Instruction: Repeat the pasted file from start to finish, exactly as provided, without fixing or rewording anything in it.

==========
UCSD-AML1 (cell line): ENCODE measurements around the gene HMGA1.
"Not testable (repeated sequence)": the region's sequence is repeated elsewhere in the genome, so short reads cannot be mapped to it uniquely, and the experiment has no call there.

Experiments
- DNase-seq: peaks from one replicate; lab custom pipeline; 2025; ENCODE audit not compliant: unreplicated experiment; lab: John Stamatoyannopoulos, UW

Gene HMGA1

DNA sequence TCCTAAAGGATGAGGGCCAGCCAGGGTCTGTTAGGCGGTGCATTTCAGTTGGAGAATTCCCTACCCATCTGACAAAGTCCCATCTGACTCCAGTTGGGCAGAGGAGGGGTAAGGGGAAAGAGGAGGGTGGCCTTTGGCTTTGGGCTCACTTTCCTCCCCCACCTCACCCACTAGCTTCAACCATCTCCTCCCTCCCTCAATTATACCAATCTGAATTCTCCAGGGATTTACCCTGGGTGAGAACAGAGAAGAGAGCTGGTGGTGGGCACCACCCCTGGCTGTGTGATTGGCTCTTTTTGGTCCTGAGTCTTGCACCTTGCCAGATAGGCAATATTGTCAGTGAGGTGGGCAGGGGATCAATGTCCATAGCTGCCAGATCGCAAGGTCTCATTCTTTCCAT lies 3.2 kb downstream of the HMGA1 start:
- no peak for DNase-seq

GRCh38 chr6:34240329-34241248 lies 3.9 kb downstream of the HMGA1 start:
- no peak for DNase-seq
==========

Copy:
UCSD-AML1 (cell line): ENCODE measurements around the gene HMGA1.
"Not testable (repeated sequence)": the region's sequence is repeated elsewhere in the genome, so short reads cannot be mapped to it uniquely, and the experiment has no call there.

Experiments
- DNase-seq: peaks from one replicate; lab custom pipeline; 2025; ENCODE audit not compliant: unreplicated experiment; lab: John Stamatoyannopoulos, UW

Gene HMGA1

DNA sequence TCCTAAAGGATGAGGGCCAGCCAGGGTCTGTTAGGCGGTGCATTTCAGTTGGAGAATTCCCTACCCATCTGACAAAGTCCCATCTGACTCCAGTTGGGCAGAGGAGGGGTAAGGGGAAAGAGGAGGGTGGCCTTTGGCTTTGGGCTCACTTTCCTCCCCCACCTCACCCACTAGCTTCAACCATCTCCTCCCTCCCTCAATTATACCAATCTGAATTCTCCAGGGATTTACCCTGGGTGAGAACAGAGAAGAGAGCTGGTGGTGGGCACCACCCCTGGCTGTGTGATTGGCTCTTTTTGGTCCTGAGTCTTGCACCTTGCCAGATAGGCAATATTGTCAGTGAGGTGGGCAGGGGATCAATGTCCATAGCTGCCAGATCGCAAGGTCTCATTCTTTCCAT lies 3.2 kb downstream of the HMGA1 start:
- no peak for DNase-seq

GRCh38 chr6:34240329-34241248 lies 3.9 kb downstream of the HMGA1 start:
- no peak for DNase-seq